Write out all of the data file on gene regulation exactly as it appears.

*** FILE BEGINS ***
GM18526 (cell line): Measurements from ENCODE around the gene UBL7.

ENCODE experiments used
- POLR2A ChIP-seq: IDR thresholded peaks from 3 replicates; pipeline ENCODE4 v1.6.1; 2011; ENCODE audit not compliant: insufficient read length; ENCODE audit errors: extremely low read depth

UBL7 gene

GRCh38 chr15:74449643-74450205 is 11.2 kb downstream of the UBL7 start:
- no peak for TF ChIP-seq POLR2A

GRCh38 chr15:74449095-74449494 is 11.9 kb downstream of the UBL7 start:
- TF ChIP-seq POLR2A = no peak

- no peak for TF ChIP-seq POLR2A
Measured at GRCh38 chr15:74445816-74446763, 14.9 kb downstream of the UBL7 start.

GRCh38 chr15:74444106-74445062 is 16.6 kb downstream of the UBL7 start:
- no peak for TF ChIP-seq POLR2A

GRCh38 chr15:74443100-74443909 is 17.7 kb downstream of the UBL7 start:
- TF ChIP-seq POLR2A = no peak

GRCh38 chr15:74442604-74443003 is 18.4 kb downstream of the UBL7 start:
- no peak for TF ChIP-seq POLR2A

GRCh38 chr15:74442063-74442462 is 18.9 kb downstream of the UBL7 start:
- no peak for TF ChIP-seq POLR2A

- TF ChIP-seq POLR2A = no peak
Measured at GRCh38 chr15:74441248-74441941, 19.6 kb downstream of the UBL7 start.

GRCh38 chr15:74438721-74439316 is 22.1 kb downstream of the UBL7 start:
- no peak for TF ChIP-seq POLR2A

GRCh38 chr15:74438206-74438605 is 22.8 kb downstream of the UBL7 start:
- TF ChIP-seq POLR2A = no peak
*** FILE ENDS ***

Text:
GM18526 (cell line): Measurements from ENCODE around the gene UBL7.

ENCODE experiments used
- POLR2A ChIP-seq: IDR thresholded peaks from 3 replicates; pipeline ENCODE4 v1.6.1; 2011; ENCODE audit not compliant: insufficient read length; ENCODE audit errors: extremely low read depth

UBL7 gene

GRCh38 chr15:74449643-74450205 is 11.2 kb downstream of the UBL7 start:
- no peak for TF ChIP-seq POLR2A

GRCh38 chr15:74449095-74449494 is 11.9 kb downstream of the UBL7 start:
- TF ChIP-seq POLR2A = no peak

- no peak for TF ChIP-seq POLR2A
Measured at GRCh38 chr15:74445816-74446763, 14.9 kb downstream of the UBL7 start.

GRCh38 chr15:74444106-74445062 is 16.6 kb downstream of the UBL7 start:
- no peak for TF ChIP-seq POLR2A

GRCh38 chr15:74443100-74443909 is 17.7 kb downstream of the UBL7 start:
- TF ChIP-seq POLR2A = no peak

GRCh38 chr15:74442604-74443003 is 18.4 kb downstream of the UBL7 start:
- no peak for TF ChIP-seq POLR2A

GRCh38 chr15:74442063-74442462 is 18.9 kb downstream of the UBL7 start:
- no peak for TF ChIP-seq POLR2A

- TF ChIP-seq POLR2A = no peak
Measured at GRCh38 chr15:74441248-74441941, 19.6 kb downstream of the UBL7 start.

GRCh38 chr15:74438721-74439316 is 22.1 kb downstream of the UBL7 start:
- no peak for TF ChIP-seq POLR2A

GRCh38 chr15:74438206-74438605 is 22.8 kb downstream of the UBL7 start:
- TF ChIP-seq POLR2A = no peak